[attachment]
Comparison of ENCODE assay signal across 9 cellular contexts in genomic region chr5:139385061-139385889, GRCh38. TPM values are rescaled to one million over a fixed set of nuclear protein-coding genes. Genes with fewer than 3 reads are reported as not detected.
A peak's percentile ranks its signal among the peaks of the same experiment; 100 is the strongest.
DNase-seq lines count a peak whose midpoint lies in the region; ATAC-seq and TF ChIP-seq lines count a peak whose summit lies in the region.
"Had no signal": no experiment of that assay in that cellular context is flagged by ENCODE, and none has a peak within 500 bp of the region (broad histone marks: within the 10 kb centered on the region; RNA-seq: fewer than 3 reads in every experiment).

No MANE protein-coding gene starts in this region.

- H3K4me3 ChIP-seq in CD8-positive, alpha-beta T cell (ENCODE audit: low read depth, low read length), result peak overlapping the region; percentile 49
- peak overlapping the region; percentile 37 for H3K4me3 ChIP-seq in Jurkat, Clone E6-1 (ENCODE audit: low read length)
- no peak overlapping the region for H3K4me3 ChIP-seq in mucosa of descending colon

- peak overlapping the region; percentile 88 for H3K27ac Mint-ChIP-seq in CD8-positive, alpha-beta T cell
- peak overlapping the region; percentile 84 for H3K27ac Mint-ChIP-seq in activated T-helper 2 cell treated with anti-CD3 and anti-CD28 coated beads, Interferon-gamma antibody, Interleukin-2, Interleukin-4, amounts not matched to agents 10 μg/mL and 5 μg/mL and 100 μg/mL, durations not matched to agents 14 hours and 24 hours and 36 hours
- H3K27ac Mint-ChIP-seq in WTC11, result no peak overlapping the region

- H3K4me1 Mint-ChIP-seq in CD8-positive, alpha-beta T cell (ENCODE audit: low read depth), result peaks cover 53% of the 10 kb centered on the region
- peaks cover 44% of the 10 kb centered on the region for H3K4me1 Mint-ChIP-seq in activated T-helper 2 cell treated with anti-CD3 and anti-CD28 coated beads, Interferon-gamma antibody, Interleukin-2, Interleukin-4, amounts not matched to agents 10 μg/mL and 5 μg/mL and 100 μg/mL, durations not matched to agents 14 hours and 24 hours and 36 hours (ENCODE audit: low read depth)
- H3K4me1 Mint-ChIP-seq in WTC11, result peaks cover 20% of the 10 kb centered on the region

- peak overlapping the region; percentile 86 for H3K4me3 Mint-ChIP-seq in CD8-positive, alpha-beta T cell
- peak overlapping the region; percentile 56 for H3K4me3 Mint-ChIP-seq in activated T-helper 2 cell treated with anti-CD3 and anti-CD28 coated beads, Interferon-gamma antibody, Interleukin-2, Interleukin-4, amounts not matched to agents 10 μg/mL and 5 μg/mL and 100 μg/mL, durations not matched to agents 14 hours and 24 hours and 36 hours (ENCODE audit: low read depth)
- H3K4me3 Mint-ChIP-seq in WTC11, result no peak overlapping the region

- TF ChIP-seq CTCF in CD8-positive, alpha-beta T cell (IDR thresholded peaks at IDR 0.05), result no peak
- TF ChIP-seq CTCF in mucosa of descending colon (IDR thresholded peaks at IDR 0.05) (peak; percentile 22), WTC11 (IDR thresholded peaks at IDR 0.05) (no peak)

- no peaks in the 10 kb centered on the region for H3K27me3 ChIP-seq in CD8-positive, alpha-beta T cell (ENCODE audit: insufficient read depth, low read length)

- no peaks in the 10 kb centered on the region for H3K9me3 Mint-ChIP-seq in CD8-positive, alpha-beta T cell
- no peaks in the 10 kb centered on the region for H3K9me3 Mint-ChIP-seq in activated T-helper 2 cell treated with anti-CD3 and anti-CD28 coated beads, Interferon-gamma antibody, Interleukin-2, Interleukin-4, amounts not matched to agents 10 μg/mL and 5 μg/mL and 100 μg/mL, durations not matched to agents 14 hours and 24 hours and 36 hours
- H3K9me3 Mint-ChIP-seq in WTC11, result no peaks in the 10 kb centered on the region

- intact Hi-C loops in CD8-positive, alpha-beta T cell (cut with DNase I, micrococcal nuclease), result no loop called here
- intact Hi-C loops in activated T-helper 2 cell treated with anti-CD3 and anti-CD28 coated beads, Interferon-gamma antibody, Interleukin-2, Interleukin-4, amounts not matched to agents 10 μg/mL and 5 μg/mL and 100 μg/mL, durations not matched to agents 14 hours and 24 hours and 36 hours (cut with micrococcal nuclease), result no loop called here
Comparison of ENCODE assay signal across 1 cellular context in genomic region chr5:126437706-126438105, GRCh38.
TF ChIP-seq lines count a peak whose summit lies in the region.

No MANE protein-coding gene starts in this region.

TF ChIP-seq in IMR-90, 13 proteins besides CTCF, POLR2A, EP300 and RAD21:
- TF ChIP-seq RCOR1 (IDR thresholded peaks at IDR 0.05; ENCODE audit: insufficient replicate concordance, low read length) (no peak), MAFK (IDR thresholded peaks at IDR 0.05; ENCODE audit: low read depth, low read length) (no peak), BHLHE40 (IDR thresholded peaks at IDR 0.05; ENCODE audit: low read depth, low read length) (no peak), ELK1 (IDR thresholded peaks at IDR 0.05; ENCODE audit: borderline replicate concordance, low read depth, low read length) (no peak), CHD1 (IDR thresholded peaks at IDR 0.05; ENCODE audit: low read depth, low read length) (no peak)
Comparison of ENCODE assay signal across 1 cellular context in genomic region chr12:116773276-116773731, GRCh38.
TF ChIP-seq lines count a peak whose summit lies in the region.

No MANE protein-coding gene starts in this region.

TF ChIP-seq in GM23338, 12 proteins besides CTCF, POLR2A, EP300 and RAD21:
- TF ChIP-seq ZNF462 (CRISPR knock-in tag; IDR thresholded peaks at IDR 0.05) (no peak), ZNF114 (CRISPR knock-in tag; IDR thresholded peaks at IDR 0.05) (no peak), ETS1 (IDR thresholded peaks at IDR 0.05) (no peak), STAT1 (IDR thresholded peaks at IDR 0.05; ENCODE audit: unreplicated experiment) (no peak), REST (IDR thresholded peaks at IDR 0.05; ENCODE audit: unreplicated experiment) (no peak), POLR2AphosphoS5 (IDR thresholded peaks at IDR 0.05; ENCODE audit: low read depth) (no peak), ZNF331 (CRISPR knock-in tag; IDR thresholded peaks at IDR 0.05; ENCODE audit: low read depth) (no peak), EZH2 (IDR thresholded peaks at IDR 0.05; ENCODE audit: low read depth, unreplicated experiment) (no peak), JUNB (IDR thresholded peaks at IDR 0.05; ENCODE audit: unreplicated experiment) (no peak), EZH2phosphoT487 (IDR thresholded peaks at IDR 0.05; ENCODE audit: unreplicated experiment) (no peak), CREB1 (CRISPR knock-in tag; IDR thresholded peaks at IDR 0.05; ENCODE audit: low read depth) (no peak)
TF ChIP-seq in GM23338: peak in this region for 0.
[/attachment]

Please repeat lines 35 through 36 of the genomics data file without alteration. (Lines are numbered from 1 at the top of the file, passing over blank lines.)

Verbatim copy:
- TF ChIP-seq ZNF462 (CRISPR knock-in tag; IDR thresholded peaks at IDR 0.05) (no peak), ZNF114 (CRISPR knock-in tag; IDR thresholded peaks at IDR 0.05) (no peak), ETS1 (IDR thresholded peaks at IDR 0.05) (no peak), STAT1 (IDR thresholded peaks at IDR 0.05; ENCODE audit: unreplicated experiment) (no peak), REST (IDR thresholded peaks at IDR 0.05; ENCODE audit: unreplicated experiment) (no peak), POLR2AphosphoS5 (IDR thresholded peaks at IDR 0.05; ENCODE audit: low read depth) (no peak), ZNF331 (CRISPR knock-in tag; IDR thresholded peaks at IDR 0.05; ENCODE audit: low read depth) (no peak), EZH2 (IDR thresholded peaks at IDR 0.05; ENCODE audit: low read depth, unreplicated experiment) (no peak), JUNB (IDR thresholded peaks at IDR 0.05; ENCODE audit: unreplicated experiment) (no peak), EZH2phosphoT487 (IDR thresholded peaks at IDR 0.05; ENCODE audit: unreplicated experiment) (no peak), CREB1 (CRISPR knock-in tag; IDR thresholded peaks at IDR 0.05; ENCODE audit: low read depth) (no peak)
TF ChIP-seq in GM23338: peak in this region for 0.